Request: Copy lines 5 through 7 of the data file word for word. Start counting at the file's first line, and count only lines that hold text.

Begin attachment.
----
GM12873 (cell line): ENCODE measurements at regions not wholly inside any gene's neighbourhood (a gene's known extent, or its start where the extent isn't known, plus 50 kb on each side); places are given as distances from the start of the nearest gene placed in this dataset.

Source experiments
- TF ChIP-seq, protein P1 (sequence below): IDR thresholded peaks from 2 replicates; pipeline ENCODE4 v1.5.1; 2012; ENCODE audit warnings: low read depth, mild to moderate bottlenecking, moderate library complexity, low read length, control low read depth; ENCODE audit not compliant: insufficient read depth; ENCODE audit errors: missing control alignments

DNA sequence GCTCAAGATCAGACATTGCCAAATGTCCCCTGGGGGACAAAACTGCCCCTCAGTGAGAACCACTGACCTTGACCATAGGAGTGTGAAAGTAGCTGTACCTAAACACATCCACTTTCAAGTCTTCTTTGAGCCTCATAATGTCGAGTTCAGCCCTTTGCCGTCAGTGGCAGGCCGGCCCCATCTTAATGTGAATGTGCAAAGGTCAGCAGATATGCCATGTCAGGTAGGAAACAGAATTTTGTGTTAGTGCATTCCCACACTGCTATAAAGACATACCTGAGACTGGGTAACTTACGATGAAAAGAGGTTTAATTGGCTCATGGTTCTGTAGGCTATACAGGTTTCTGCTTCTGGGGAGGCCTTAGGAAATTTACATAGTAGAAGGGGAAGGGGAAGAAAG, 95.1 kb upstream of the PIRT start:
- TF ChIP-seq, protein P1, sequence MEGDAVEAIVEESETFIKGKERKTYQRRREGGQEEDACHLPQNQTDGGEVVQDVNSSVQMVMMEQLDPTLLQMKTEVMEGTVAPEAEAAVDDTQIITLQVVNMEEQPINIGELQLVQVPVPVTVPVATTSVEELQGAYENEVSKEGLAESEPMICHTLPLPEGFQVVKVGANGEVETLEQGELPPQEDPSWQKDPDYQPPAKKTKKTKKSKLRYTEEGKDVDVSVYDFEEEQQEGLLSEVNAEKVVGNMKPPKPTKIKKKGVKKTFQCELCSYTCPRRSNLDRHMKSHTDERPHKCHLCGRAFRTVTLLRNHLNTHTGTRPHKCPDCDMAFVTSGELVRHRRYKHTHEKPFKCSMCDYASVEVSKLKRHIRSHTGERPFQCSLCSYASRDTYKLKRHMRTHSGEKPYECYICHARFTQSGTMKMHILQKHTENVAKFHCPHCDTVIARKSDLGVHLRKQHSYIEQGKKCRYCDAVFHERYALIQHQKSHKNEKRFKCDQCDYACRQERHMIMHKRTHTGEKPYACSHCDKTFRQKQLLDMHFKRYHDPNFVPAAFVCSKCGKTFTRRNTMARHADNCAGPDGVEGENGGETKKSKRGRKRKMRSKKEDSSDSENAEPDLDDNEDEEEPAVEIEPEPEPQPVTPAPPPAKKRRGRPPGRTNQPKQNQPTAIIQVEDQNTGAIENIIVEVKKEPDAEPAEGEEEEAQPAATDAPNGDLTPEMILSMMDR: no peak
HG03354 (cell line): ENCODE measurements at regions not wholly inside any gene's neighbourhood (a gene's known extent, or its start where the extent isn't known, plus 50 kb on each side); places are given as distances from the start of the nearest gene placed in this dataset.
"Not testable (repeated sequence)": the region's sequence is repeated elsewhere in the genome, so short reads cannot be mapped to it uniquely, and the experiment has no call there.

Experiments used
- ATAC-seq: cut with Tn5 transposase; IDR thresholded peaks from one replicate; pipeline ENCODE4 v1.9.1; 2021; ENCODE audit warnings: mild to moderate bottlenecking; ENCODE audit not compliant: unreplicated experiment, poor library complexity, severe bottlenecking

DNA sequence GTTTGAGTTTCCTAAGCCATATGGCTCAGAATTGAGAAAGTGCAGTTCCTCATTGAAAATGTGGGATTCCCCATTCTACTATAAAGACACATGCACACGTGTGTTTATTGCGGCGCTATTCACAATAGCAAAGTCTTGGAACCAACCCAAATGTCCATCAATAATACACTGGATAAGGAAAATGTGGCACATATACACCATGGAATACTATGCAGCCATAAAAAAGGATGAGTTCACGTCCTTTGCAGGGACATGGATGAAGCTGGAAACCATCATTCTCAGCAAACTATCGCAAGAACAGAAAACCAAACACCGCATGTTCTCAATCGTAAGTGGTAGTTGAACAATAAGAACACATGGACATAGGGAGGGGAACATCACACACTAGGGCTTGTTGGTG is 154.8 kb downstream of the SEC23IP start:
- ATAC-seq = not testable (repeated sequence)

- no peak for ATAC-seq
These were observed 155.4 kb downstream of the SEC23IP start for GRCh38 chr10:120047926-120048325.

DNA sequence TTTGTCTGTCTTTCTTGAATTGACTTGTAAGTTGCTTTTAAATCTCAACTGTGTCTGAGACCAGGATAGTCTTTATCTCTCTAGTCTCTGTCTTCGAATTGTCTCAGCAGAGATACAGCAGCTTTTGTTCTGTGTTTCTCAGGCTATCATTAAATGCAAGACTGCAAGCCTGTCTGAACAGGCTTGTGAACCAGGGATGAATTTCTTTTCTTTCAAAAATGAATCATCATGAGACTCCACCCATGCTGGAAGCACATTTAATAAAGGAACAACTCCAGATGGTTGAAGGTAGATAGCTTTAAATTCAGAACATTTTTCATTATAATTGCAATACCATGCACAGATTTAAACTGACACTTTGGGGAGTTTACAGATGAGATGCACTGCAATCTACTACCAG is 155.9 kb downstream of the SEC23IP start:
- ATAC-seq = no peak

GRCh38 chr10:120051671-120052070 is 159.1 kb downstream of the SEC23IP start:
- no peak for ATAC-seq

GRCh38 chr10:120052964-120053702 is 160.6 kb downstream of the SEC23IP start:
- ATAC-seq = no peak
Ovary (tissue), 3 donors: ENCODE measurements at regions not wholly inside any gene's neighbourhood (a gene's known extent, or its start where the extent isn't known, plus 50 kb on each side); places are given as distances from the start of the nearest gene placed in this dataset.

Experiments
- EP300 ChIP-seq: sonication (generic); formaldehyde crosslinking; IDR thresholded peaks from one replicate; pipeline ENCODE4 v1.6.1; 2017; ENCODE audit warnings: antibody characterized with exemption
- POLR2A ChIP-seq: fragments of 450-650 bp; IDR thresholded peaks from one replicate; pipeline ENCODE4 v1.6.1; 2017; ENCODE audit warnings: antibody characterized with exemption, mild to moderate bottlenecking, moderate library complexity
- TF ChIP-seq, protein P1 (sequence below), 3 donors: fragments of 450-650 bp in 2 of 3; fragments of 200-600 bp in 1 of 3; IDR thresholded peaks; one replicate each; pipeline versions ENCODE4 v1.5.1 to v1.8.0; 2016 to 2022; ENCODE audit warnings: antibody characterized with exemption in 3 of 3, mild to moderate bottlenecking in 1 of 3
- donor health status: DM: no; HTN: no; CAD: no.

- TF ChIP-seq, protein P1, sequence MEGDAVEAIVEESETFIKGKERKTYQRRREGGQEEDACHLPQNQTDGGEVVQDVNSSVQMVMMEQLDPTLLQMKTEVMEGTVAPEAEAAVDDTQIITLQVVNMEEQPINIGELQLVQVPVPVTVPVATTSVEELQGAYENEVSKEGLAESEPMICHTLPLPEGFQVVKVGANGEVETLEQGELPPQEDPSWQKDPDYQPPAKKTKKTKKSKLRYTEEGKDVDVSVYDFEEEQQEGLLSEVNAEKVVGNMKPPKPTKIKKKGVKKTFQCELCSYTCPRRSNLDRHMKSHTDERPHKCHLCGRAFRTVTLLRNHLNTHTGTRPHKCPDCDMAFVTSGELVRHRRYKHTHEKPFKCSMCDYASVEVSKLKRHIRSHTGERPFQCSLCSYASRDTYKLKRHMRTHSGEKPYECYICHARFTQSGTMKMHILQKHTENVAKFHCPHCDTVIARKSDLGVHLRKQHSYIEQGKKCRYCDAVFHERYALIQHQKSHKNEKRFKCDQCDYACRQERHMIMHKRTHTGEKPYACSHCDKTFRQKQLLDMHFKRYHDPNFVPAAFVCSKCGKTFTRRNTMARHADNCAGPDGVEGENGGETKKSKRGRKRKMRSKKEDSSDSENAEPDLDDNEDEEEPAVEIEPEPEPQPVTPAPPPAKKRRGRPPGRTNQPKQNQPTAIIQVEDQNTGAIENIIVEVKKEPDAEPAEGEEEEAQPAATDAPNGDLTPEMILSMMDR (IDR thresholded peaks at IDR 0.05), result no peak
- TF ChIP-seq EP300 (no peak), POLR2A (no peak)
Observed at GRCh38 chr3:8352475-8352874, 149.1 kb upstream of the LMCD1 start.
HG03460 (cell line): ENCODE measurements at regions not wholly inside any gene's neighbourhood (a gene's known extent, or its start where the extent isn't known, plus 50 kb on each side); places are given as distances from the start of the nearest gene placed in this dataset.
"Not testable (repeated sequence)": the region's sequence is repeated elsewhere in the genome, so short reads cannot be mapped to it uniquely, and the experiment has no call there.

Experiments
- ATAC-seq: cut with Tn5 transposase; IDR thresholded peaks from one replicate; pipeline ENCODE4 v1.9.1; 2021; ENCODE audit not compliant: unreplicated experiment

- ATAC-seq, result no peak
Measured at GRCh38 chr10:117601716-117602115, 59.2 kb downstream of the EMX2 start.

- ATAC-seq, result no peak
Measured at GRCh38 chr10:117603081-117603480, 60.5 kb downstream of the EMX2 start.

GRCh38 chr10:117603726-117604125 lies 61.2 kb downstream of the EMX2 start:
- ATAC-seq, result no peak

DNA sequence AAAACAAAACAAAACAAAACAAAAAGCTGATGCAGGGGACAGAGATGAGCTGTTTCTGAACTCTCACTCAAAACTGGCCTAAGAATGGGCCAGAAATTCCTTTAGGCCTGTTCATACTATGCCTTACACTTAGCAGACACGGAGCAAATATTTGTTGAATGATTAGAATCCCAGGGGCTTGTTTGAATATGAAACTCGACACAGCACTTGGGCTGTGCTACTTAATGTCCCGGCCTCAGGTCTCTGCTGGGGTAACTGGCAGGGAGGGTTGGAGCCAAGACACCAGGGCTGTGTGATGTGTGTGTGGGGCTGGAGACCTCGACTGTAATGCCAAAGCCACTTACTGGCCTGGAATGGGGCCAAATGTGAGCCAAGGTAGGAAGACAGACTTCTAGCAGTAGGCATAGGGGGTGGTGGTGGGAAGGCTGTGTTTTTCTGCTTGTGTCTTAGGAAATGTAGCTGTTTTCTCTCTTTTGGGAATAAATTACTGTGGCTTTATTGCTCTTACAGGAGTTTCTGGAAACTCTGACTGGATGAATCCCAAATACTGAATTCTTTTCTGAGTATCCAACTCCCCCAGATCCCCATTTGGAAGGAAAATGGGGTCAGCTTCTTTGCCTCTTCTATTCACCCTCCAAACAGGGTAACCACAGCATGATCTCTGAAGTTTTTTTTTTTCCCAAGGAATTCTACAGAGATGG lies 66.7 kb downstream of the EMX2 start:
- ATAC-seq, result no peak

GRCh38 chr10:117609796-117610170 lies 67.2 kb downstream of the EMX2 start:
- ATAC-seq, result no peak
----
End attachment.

- TF ChIP-seq, protein P1, sequence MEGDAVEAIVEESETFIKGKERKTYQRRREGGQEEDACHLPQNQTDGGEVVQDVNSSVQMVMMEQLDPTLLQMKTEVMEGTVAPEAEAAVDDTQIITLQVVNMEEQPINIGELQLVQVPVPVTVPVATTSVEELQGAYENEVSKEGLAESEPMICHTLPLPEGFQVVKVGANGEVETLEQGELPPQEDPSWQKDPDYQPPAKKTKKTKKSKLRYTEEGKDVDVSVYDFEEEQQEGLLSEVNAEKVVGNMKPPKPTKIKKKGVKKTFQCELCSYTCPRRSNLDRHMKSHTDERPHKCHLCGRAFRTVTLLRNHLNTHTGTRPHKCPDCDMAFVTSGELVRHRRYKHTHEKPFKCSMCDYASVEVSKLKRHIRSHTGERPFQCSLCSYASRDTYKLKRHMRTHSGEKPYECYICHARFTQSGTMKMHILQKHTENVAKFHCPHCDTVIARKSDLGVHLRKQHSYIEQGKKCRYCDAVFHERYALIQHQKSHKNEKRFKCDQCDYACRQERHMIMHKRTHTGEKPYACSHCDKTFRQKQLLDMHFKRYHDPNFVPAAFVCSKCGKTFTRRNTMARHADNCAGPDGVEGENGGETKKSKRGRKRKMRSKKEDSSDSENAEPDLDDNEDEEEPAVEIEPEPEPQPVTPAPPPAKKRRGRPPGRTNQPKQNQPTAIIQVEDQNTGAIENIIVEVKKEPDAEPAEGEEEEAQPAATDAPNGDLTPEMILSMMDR: no peak
HG03354 (cell line): ENCODE measurements at regions not wholly inside any gene's neighbourhood (a gene's known extent, or its start where the extent isn't known, plus 50 kb on each side); places are given as distances from the start of the nearest gene placed in this dataset.
"Not testable (repeated sequence)": the region's sequence is repeated elsewhere in the genome, so short reads cannot be mapped to it uniquely, and the experiment has no call there.